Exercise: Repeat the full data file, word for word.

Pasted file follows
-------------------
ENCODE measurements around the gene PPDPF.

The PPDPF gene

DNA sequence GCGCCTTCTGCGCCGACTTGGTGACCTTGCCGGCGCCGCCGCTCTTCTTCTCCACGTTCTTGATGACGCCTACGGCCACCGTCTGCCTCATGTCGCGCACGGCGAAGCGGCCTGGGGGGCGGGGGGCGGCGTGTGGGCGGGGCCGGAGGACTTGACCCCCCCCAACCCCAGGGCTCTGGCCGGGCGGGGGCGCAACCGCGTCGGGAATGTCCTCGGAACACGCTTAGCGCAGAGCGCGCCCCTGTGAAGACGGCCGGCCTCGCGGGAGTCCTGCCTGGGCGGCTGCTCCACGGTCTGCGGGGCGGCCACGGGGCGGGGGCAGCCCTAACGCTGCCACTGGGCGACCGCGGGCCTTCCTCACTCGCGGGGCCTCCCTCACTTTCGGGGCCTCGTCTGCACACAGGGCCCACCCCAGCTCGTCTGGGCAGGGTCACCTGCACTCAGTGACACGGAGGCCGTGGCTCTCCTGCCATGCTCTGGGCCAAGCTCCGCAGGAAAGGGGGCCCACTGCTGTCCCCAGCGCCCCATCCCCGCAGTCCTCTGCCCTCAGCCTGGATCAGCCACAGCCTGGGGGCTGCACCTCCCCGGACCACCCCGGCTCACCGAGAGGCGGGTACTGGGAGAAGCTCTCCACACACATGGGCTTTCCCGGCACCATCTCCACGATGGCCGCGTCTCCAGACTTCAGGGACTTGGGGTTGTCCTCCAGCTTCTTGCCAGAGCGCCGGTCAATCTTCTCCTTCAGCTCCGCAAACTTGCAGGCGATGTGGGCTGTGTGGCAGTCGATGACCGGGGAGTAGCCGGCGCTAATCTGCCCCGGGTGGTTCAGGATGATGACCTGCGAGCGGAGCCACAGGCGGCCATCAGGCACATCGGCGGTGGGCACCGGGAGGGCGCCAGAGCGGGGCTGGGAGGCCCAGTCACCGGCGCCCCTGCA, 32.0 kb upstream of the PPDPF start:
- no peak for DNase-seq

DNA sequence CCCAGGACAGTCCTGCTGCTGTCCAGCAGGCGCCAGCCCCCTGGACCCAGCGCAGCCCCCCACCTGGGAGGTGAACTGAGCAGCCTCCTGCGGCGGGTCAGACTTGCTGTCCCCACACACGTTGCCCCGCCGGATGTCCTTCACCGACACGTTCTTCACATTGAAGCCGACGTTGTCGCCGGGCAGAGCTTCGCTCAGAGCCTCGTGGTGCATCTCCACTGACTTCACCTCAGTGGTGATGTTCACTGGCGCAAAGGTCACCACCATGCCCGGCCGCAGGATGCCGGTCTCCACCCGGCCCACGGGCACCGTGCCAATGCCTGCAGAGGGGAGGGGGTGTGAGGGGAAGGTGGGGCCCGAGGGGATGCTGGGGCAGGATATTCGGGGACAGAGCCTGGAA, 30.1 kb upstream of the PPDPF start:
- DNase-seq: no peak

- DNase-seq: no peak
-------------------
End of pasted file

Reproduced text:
ENCODE measurements around the gene PPDPF.

The PPDPF gene

DNA sequence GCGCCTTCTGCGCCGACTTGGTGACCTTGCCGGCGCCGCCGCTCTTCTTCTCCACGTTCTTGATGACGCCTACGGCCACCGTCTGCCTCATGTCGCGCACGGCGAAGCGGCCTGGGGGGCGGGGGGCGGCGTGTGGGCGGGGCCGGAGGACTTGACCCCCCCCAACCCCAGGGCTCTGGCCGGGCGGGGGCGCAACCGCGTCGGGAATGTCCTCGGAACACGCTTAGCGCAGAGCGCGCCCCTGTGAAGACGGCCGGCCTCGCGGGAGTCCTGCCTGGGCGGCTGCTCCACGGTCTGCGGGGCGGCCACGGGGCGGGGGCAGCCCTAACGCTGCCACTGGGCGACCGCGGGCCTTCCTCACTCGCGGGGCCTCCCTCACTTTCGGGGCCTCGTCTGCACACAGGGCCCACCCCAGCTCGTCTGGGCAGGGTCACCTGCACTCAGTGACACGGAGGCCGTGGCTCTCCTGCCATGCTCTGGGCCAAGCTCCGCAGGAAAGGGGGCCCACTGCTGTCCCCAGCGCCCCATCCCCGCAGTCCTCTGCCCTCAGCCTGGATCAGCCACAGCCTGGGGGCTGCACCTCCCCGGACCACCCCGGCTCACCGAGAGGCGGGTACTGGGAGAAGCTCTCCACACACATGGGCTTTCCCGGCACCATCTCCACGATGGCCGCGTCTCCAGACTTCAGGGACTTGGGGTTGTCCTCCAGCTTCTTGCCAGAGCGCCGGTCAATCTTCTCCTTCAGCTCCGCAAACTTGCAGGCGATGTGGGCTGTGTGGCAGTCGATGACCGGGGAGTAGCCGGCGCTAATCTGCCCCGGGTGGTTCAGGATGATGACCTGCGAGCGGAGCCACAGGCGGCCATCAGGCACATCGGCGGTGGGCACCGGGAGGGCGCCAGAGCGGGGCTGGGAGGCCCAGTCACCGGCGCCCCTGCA, 32.0 kb upstream of the PPDPF start:
- no peak for DNase-seq

DNA sequence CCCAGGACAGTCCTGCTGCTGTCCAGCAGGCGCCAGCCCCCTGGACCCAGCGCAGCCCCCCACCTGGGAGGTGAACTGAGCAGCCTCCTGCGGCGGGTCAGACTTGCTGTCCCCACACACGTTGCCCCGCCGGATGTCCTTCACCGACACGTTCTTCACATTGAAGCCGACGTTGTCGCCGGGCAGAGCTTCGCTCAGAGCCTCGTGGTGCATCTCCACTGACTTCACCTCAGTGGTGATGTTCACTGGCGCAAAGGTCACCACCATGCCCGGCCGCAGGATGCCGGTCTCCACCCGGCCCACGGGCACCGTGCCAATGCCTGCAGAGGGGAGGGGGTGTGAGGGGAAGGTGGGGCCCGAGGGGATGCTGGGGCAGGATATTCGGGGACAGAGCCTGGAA, 30.1 kb upstream of the PPDPF start:
- DNase-seq: no peak

- DNase-seq: no peak